Bigotry of Low Expectations

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We rarely go out on Monday nights because we don’t want t miss ‘Q&A’, an hour-long ABC TV programme with a panel of interesting people and a live audience.  Usually there are two Australian politicians from opposites sides, but this week the panellists were all foreign writers who were attending Sydney Writers’ Festival.

The most interesting, I thought, was a woman called Ayaan Hirsi Ali.  As you can see from the screenshot below, she is remarkably beautiful.  And as you might guess from her name, she was born a Muslim.  She writes about the need for reform in Islam.  One of her books is called ‘Heretic’: I haven’t read it, so I can’t personally recommend it.

AyanHirsiAli_QandA

I was particularly taken with her accusation that white liberal infidels are reticent about criticising Islamic dogma and custom, even those aspects that stand in stark contradiction to the ideals of liberal democracy – including forced marriage, devaluation of women and persecution of homosexuals and religious minorities. She used the phrase “bigotry of low expectations,” referring to a failure to hold Muslims to account because they cannot be expected to meet the standards we demand of our own kind.

This resonated with me. I am guilty of this kind of bigotry and so are most of my fellow-citizens.  For example, Aborigines are not expected to succeed in the mainstream world of study and work.  They are patronised, subsidised, favoured and cosseted in ways that guarantee a continuation of low achievement from generation to generation.

By the same token we make excuses for unconscionable conduct for which perpetrators claim a religious pretext.  I am thinking, for example, of halal and kosher slaughtering of animals and opting out of the general obligation to vaccinate one’s children.  There was even a case, reported this morning, where a group of accused men refused to stand when the judge entered the courtroom.  Their lawyer claimed that their faith forbade them to stand for anyone but Allah, and cited precedence.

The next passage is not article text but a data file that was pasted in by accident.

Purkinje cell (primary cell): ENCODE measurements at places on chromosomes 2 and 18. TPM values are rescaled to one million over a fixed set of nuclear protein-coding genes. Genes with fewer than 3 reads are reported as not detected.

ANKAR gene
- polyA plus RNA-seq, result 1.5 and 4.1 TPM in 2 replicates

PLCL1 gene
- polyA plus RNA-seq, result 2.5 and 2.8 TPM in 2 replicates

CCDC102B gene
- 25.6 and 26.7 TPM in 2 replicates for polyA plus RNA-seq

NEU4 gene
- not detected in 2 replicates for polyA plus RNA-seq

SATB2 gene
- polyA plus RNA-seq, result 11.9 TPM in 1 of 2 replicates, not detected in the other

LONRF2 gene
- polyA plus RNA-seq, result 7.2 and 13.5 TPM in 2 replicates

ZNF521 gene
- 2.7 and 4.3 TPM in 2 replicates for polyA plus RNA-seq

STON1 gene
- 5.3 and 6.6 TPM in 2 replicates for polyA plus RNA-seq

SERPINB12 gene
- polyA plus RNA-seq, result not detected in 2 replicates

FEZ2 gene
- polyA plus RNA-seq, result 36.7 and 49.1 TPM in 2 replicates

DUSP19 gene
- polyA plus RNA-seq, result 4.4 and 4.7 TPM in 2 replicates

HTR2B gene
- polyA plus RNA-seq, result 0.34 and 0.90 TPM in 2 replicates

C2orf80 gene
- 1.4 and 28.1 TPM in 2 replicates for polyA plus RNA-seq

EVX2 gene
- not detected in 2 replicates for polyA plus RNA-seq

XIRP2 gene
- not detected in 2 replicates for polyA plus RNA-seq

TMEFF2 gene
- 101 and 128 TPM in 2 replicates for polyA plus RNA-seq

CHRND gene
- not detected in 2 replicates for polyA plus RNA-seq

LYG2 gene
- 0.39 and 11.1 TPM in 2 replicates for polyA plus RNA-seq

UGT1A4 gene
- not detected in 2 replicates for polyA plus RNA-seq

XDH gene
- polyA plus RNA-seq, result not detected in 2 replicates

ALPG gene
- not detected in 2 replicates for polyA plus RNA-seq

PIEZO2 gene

Perhaps it’s our legacy of colonial guilt that makes us unwilling to demand as much from people of other races and faiths as we demand from ourselves, but I agree with Ayaan Hirsi Ali.  This is bigotry and we should shrug it off, and tell people to pull their socks up and behave like decent, responsible citizens irrespective of their ethnicity or religious affiliation.

Letters to the Editor

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Fame as an author is coming more slowly than I expected, so yesterday I decided to take a short-cut: I wrote a letter to the Adelaide Advertiser.  And it was published this morning!

It wasn’t anything momentous. I was just expressing agreement with an article by Tory Shepherd in the same paper, reinforcing the point that race, culture and religion are distinct things.  I suggested that the three are often mischievously conflated so as to pin the label ‘Racist’ on people who object to some religious beliefs or cultural practices.

But that’s not what this post is about. It’s about the reasons why people write to newspapers – why I write to newspapers.  I’m honestly not sure whether I do it because a) I sincerely believe that my small voice, added to a swell of others, may lead to some incalculable but significant improvement in the condition of humanity; or b) I’m an egotistical attention-seeker frustrated by my own impotence.

Do you write to newspapers? If so, why?